Biosciences Graduate Program

Hank Qi, MD, PhD

Portrait

Assistant Professor of Anatomy and Cell Biology

Contact Information

Office: 1-632 Bowen Science Building
Iowa City, IA 52242
Office Phone: 319-335-3084

Email: hank-qi@uiowa.edu

Education

BSc, MD, Harbin Medical University, Harbin, P.R. China
MSc, Catholic University of Leuven, Belgium
PhD, Laval University, Quebec, Canada

Post Doctoral, University of Toronto, Toronto, Canada
Post Doctoral, Harvard Medical School, Boston, Massachussetts

Education/Training Program Affiliations

Biosciences Graduate Program
Department of Anatomy and Cell Biology Graduate Program
Interdisciplinary Graduate Program in Molecular and Cellular Biology

Research Summary

Our goal is to understand the epigenetic mechanisms underlying craniofacial, neural and cancer development. We aim to identify the epigenetic components contributing to the unknown etiology of oral-facial clefting, autism, and to novel therapeutic targets for cancers. Histone methylation plays a major role in epigenetic regulation because of its dynamic nature subjected to the regulation by both intrinsic signals and environmental factors. We focus on the histone demethylase PHF8, whose enzymatic inactivation causes cleft lip/palate (CLP), and autism spectrum disorders (ASD). PHF8 is also over-expressed in prostate cancer cells and plays roles in the proliferation and migration of cancer cells. Thus, a second focus is to dissect the oncogenic mechanism by which PHF8 contributes to prostate cancer development. PHF8 acts as a transcriptional co-activator, by demethylating di-, mono-methylated lysine 9 of histone 3 (H3K9me2/me1) and mono-methylated lysine 20 of histone 4 (H4K20me1), both of which play important roles in regulating transcription, the cell cycle and genomic stability. ChIP-sequencing revealed that PHF8 targets many protein-coding genes as well as long intergenic non-coding (Linc) RNAs and microRNAs. The widespread nature of these genomic targets reders questions: what determine the transcriptional selectivity by PHF8? What are the immediate down-stream targets mediate PHF8 function in the context of embryonic development and cancer emergence. To tackle these questions, we employ biochemical techniques such as the TET-ON inducible gene over-expression/ knockdown system, cell culture-based analysis of signaling pathways, genome-wide ChIP-sequencing, RNA-sequencing, and conditional knockout mice. Our aims are as follows: 1). Establish the epigenetic mechanisms that underlie craniofacial and neural development. To this end, we are using PHF8 conditional knockout mice to dissect the developmental role of PHF8. Given that PHF8 uses oxygen as a co-factor for its demethylation activity, embryonic hypoxia (an epigenetic event that has been associated with CL/P and ASD) may directly impair its demethylation activity, thus, we are also investigating if PHF8 functions in the gene-environment (hypoxia) interaction that is associated with CL/P and ASD. We use cultured cells of oral-epithelial and mesenchymal origin, in vitro palate cultures, and hypoxia mouse models to investigate how hypoxia affects PHF8 function. 2). Identify the major development-associated signaling pathways whereby PHF8 contributes to specific transcriptional regulation. We are tackling if and how PHF8 interplays with the TGFβ, Notch and Wnt signaling pathways, and if it plays role in the EMT (epithelial to mesenchymal transition), one process known to underlie both palate fusion and cancer-cell metastasis. Moreover, we are profiling the histone methylation dynamics during EMT and aim to identify novel mechanism in the chromatin reprogramming. 3). Investigate the epigenetic mechanism in prostate cancer development. Histone demethylases, including LSD1, Plu1, PHF8, JmjD1A and JmjD2 family, play roles in the biology of prostate-cancer cells. We are particularly interested in how oncogenic histone demethylases, especially members of the PHF8 subfamily (e.g., PHF8, KIAA1718 and PHF2), participate in chromatin reprogramming in the prostate cancer cell differentiation and the development of prostate cancer stem cells.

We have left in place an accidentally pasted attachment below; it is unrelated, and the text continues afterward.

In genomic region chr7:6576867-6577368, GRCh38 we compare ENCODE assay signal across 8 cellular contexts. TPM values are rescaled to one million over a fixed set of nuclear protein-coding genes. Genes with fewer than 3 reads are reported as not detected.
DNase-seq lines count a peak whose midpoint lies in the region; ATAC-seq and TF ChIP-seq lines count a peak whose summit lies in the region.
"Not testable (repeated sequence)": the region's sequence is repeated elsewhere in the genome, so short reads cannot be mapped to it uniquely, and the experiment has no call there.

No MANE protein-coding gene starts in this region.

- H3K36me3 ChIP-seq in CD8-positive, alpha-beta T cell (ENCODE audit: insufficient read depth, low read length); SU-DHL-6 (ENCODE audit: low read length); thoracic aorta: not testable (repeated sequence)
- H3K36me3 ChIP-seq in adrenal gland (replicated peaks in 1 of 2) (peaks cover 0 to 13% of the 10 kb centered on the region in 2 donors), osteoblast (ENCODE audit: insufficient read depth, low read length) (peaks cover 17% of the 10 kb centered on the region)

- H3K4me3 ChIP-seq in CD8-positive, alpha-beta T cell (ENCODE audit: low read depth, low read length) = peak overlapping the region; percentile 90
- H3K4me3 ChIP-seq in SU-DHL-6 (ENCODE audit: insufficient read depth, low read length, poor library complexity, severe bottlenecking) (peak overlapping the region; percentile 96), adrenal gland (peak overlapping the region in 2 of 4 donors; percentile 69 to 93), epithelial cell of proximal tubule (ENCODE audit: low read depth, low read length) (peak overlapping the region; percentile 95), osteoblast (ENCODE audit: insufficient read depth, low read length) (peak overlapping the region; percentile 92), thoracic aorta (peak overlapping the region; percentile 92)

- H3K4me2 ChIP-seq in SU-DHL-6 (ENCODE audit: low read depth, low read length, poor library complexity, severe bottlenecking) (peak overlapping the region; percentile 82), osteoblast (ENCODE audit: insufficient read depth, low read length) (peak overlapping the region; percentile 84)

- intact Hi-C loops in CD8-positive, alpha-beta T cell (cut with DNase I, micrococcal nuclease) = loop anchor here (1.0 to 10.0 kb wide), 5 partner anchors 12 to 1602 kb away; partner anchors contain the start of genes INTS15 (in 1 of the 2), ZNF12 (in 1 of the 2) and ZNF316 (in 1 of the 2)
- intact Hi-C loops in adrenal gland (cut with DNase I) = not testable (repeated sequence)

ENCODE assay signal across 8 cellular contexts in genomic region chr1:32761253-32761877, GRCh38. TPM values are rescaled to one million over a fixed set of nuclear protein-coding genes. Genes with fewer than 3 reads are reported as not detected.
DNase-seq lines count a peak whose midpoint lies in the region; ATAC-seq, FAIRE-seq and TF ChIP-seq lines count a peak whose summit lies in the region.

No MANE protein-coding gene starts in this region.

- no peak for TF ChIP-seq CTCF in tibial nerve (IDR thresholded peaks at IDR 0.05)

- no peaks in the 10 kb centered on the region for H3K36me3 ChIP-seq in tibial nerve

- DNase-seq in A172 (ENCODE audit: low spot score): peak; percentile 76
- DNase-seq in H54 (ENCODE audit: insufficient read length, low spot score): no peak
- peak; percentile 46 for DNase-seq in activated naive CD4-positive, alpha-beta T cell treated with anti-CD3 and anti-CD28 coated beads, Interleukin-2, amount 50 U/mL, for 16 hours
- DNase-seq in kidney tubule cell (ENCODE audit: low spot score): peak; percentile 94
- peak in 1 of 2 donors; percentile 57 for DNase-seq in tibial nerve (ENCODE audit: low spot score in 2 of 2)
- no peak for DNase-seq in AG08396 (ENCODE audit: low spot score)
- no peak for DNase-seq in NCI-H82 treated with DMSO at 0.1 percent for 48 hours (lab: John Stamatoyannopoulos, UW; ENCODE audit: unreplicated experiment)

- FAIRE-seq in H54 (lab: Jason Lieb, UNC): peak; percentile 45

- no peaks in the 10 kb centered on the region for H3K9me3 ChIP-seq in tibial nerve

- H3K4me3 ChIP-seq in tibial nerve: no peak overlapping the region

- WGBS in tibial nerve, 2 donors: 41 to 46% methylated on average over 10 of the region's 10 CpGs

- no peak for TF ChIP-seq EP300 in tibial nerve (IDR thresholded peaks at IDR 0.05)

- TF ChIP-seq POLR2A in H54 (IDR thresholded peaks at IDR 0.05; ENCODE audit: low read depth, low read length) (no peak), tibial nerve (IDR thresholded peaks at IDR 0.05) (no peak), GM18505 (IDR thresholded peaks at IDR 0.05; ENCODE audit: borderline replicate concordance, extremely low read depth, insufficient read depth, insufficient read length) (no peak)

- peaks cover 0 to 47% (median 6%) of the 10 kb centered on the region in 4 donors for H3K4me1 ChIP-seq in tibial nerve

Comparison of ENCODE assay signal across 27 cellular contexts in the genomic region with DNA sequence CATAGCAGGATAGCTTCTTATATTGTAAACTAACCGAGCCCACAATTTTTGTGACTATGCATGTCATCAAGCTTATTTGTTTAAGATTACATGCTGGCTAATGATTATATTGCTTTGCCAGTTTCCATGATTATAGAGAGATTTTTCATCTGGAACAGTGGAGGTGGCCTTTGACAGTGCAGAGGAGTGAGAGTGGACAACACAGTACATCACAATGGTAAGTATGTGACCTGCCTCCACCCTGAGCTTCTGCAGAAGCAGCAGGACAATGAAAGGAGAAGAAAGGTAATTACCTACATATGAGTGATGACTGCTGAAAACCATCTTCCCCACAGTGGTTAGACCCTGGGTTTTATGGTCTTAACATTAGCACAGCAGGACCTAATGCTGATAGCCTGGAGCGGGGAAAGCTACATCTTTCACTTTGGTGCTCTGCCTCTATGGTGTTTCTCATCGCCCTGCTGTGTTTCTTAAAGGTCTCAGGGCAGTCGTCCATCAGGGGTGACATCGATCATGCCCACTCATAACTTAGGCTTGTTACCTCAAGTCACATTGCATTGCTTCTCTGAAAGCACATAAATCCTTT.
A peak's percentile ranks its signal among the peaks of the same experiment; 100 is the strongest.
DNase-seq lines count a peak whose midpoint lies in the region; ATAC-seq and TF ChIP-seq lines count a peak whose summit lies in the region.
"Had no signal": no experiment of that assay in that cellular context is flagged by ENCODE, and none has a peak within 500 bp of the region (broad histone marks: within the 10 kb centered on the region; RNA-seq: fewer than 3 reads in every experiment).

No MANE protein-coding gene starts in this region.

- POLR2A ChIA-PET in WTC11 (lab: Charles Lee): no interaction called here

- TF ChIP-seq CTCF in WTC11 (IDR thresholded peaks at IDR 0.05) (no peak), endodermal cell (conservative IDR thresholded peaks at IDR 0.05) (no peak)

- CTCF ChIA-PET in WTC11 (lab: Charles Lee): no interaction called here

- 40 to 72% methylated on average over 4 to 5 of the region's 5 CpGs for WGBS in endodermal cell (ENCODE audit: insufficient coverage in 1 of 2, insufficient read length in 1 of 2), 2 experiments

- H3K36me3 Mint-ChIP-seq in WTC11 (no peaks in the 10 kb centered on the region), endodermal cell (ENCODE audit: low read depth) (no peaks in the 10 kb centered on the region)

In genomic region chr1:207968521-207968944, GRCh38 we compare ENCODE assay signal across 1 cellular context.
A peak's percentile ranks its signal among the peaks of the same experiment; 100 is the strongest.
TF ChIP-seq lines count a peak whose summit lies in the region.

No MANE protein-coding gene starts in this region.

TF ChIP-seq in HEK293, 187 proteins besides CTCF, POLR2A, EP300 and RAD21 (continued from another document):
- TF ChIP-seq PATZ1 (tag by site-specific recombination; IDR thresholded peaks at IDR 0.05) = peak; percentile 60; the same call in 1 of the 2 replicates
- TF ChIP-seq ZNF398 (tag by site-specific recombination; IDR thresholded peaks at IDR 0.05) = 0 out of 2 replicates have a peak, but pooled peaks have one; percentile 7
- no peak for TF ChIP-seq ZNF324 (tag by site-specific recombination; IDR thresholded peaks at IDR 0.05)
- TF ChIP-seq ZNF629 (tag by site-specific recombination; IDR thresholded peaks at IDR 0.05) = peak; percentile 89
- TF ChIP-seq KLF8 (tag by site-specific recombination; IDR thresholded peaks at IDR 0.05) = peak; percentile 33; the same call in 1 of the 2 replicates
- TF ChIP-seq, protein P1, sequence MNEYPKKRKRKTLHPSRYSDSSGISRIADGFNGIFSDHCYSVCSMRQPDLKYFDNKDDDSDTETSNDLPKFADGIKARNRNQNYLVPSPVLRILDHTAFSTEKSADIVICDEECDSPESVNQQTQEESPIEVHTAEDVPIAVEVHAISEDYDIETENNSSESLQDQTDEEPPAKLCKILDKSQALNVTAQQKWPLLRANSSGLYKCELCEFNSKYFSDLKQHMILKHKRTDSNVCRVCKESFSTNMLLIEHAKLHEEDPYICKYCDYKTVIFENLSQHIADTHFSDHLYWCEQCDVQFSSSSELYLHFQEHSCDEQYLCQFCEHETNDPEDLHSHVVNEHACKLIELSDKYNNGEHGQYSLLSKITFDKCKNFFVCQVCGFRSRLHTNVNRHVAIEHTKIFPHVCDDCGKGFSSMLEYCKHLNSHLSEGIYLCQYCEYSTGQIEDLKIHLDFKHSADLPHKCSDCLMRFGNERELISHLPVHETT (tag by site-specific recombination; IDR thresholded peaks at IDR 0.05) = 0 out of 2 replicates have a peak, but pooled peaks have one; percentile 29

Center, Program and Institute Affiliations

Holden Comprehensive Cancer Center

Date Last Modified: 06/07/2014 - 21:56:23